Tax break gives Cecelia more cash to play with
Best-selling author Cecelia Ahern, who has already been granted tax-free status for earnings from her novels, has now been given the perk by the Revenue Commissioners for her first play.
The six books by the daughter of former Taoiseach Bertie Ahern, including PS, I Love You, which was published when she was aged 21, have made her one of the country's wealthiest writers.
Last year, her first play, Mrs Whippy, premiered at the Liberty Hall Theatre and she is a co-creator of the comedy sitcom Samantha Who? starring Christina Applegate which attracted 14.4 million viewers on America's ABC network.
Ms Ahern as playwright is among 98 additions to the list of tax-exempt artists, which includes 37 painters, 33 authors, 11 musicians and singers, nine scriptwriters, four sculptors, three artistic photographers and an installation artist.
Another person on the list for a second time under a new category is Father Ted star Ardal O'Hanlon.
He is already paying no tax on earnings from The Talk of the Town, his account of growing up in small-town Ireland, and now his scriptwriting earnings will also be exempt.
High-profile sports figures given the tax-break include former GAA president Sean Kelly for Rule 42 and All That; Ronan O'Gara and Denis Walsh for Ronan O'Gara: My Autobiography; and Anthony Foley, Munster's most capped player, for Axel, A Memoir.
Some RTE journalists won't pay tax on earnings from their books.
They include Myles Dungan for How the Irish Won the West; Ciaran Mullooly for Death on Holy Thursday: The Shooting of John McCarthy in Abbeylara; Niall O'Flynn for Ireland's Olympians, Beijing and Beyond; and Damien Tiernan for The Souls of the Sea, about two trawler tragedies off the southeast coast that claimed seven lives.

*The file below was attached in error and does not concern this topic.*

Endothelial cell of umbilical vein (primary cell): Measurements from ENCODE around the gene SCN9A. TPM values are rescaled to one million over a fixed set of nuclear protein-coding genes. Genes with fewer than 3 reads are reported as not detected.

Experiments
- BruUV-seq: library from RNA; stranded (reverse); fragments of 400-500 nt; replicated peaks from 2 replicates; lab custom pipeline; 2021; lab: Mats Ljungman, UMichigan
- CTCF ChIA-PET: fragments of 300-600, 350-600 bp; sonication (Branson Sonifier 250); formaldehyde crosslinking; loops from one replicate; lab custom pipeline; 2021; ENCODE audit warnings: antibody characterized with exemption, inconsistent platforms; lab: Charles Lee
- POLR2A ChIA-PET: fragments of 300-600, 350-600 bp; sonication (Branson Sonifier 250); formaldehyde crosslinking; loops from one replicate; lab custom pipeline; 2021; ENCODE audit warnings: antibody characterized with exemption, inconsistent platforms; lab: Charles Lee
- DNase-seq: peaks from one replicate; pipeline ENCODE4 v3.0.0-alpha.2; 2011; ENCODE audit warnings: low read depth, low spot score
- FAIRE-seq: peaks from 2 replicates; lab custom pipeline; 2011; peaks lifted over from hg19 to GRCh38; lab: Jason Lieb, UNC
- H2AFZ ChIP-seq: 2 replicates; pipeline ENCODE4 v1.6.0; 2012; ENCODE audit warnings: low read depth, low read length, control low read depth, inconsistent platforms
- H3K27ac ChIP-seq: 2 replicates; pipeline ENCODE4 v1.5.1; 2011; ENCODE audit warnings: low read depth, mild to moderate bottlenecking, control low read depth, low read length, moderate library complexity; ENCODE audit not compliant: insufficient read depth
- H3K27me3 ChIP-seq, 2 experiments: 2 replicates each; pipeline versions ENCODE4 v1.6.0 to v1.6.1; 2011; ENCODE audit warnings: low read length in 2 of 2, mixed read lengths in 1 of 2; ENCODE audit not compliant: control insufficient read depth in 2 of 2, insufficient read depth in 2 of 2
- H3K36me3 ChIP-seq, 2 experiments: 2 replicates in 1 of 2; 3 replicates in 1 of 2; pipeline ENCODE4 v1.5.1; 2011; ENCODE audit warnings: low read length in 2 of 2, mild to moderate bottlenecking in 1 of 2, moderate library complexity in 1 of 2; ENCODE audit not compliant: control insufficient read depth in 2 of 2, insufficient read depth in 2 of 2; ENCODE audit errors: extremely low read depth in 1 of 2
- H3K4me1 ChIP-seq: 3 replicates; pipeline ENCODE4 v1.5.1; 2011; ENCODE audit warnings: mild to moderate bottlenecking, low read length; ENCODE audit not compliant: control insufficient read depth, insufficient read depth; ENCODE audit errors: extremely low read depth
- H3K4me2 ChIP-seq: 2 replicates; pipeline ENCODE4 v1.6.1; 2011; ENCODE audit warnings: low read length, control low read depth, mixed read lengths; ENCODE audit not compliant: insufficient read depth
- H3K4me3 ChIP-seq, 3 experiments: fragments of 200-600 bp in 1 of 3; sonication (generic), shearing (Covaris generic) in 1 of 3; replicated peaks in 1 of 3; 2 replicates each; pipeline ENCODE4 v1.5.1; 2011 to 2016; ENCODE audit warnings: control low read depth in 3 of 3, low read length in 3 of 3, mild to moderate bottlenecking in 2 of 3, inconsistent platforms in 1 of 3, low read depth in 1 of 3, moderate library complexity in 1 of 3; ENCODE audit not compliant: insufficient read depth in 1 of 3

Also on the list is gay campaigner Katherine Zappone for Our Lives Out Loud, written with partner Ann Louise Gilligan; Charles Foster for Breaking the Dams: the story of Dambuster David Maltby and his crew; and Kevin Barry for There are Little Kingdoms.
The tax perk has been granted to singer-songwriters Carly Blackman, Lisa Hannigan and Geraldine Mangan.
It is also going to members of the band Super Extra Bonus Party.
The scheme is unique globally in allowing artists to keep every cent of their earnings up to a threshold, although they do pay PRSI.
It was introduced by the late Taoiseach Charles Haughey in 1969 to help struggling artists and to show that the country valued creativity.
Thousands of artists have benefited from the scheme, which cost the exchequer almost €138m in the five years from 1998-99 to 2002.
The identities of recipients remained secret until 2002, when it was decided to name those who had applied for the exemption from 1998 onwards.
International stars such as U2, the Corrs, Enya and Chris de Burgh have not been named, though they are believed to have used the scheme prior to 1998.
One mystery artist -- thought to be one of the country's super-rich rock stars -- earned an untaxed €10m a year under the scheme.
An amendment to the scheme in 2007 confined annual earnings to a maximum of €250,000 after which tax becomes due.